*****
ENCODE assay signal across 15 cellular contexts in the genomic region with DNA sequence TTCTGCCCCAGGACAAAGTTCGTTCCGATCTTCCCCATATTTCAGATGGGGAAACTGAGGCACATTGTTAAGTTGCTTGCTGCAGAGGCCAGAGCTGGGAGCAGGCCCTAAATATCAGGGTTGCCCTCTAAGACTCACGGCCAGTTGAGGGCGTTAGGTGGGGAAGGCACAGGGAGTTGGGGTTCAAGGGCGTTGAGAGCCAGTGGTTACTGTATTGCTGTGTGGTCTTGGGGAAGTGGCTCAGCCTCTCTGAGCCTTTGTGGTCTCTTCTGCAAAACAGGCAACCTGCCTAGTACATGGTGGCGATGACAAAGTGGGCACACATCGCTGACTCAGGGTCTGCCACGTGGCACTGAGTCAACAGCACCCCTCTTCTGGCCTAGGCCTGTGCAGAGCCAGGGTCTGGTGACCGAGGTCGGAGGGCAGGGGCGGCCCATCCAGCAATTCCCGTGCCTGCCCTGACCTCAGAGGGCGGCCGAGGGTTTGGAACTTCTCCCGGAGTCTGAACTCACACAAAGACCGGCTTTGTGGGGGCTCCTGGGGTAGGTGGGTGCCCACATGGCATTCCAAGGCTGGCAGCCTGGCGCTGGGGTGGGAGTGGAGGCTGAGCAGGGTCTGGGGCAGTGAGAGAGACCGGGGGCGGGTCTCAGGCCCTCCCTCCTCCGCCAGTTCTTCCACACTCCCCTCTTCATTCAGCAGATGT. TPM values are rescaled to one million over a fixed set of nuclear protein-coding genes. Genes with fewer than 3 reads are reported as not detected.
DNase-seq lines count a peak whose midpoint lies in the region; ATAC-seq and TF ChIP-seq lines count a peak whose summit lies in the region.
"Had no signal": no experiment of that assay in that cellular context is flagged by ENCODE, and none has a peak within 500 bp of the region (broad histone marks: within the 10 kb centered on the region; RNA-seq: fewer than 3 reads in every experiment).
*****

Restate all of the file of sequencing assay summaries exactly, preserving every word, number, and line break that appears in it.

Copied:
ENCODE assay signal across 15 cellular contexts in the genomic region with DNA sequence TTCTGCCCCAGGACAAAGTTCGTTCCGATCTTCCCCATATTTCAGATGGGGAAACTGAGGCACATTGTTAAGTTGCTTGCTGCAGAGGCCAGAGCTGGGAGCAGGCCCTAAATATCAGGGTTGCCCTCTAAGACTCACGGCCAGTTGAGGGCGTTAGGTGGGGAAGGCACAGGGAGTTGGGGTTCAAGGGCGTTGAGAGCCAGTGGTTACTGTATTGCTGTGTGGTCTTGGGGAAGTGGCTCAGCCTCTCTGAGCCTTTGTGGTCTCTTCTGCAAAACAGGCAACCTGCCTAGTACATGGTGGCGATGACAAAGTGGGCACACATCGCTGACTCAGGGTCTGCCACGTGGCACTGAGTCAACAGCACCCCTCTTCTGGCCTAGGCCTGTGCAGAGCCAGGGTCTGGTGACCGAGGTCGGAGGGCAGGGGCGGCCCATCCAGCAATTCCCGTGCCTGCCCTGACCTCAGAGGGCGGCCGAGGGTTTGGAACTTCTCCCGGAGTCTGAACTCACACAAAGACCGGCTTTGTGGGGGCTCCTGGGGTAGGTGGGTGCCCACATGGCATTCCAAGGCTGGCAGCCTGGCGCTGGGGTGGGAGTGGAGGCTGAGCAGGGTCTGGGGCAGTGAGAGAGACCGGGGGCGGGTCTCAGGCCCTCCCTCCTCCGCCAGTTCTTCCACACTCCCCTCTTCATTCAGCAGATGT. TPM values are rescaled to one million over a fixed set of nuclear protein-coding genes. Genes with fewer than 3 reads are reported as not detected.
DNase-seq lines count a peak whose midpoint lies in the region; ATAC-seq and TF ChIP-seq lines count a peak whose summit lies in the region.
"Had no signal": no experiment of that assay in that cellular context is flagged by ENCODE, and none has a peak within 500 bp of the region (broad histone marks: within the 10 kb centered on the region; RNA-seq: fewer than 3 reads in every experiment).